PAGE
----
As soon as I saw the first three photos, I thought: model. The focus isn't at all convincing to my eyes and the the whole panorama just smacks of a carefully-arranged set-up. To begin with, I've spent a bit of time in hot & dusty places and would therefore expect to see a fair bit of sand in the engine compartment, which there isn't. Speaking of which, there doesn't seem to be a huge amount of damage to the cowling areas considering the reduction gear is supposed to have been ripped out (especially to the forward bulkhead attachments at the support frame aft of the spinner). The fourth photo shows a scene that wouldn't be beyond the capability of a skilled modelmaker and the oil spots (after how many years?) on the wing root fillet show that he's gone a bit too far with his 'authenticity'. BTW, anyone noticed that the magnetos are turned on and the throttle & mixture controls are fully forward... Hardly a forced landing configuration. The whole thing's a clever con in my opinion and it's probably generated the heat that the initiator intended.
and the oil spots (after how many years?) on the wing root fillet show that he's gone a bit too far with his 'authenticity'.
Yeah, but would a skilled model maker or photo-shopper have gone to the extent of an open hatch that because it is open but part of a bent fuselage actually be cut by the metal of the fuselage and bent so that there was no view of the open compartment...? That's just too serendipitous for my liking.
I'm going to stick with '..real but from maybe a decade or multiple decades ago.'
Interesting - if you up the Gamma on picture #3, there's a fair amount of engine detail visible in the dark shadows of the nose, and much more detail visible on the rear end of the detached prop hub. If it's a fake it's a very skilled modeller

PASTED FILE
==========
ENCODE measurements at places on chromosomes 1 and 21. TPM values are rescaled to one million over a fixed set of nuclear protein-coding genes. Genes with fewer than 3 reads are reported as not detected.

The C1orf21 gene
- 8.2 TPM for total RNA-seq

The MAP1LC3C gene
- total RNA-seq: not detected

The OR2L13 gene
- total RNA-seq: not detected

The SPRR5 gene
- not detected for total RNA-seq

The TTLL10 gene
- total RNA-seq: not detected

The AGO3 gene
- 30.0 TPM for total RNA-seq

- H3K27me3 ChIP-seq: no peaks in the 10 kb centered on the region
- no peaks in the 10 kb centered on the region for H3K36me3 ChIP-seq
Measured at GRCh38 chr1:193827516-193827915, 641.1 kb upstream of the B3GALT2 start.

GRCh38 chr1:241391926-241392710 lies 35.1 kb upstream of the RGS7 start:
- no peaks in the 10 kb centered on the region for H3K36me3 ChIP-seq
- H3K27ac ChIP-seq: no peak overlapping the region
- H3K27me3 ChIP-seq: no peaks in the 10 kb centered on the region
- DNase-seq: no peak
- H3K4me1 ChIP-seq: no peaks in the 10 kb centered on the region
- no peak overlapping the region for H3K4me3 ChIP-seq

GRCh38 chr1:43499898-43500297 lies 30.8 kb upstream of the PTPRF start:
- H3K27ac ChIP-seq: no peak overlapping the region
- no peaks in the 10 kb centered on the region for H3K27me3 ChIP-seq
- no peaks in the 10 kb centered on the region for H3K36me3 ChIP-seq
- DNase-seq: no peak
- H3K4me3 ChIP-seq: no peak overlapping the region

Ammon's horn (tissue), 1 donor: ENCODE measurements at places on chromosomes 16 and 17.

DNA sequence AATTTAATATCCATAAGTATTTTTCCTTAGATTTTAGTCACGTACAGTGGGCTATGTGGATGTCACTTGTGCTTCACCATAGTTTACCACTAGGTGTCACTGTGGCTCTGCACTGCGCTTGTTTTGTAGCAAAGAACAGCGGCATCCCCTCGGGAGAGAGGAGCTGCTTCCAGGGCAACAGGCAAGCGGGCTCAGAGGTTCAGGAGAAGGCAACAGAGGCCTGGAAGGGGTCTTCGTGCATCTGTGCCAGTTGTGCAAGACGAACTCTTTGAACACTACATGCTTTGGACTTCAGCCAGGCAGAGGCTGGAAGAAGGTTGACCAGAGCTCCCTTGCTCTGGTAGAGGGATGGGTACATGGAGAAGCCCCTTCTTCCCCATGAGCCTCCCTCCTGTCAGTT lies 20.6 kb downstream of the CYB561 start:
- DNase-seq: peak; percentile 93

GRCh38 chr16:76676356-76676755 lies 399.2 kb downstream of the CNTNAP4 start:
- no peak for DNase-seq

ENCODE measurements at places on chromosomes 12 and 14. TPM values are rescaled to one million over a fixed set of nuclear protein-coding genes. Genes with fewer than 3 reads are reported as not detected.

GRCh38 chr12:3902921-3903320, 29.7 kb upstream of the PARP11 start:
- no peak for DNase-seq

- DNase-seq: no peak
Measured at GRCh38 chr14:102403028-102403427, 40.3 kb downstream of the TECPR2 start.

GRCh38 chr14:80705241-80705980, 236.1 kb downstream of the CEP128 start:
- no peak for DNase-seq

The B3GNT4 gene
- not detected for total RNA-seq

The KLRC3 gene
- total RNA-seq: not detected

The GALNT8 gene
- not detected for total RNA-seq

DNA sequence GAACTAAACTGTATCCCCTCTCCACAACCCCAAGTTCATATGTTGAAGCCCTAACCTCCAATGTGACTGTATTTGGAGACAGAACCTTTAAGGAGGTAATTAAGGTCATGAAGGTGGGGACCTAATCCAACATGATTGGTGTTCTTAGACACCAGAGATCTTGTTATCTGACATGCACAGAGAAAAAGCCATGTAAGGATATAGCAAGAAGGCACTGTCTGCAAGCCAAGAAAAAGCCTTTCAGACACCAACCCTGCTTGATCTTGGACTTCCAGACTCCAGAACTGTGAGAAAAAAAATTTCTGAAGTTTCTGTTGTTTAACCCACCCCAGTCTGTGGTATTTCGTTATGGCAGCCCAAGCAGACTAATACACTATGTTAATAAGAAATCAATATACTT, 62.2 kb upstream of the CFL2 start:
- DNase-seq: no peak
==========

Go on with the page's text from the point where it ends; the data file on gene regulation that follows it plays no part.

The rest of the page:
Oh come on !!! They are obviously fake and I cannot believe so many people have been duped. If not a model, then it looks like stills from a flight sim enviroment, created in the same way as a flight sim. The landscape in the first and second photos is different, where did those clouds in the second photo suddenly come from that weren't in the first one, and, the paintwork would be FAR more weathered, it would be barely visible if at all. Not even worth discussing this any more.
Some time around 1965/6 we took two Sioux helicopters out to El Adem, courtesy of a Beverly and an Argosy from the RAF. The aircraft were reassembled and we flew them west wards to an old WW2 fighter field called Timimi where an armoured battle group was in camp for a month doing live fire battle runs, we flew a whole lot of hours all over the place, areas that had not been overflown at low level and low speed since the war and saw wrecks of vehicles and aircraft that looked as though it happened much more recently than twenty three years.
Very dry air, no corrosion to speak of etc. and in the case of these pictures it is a very rocky looking piece of desert with not a whole lot of sand to fill up or cover up the wreck. Which ever way I vote will be wrong so I'll just leave the above as additional info!
And if you were the guy who took the photos, wouldn't you want to play with the controls and perhaps even get in if the canopy still slides. So, if it is indeed real the control & canopy positions don't really mean anything.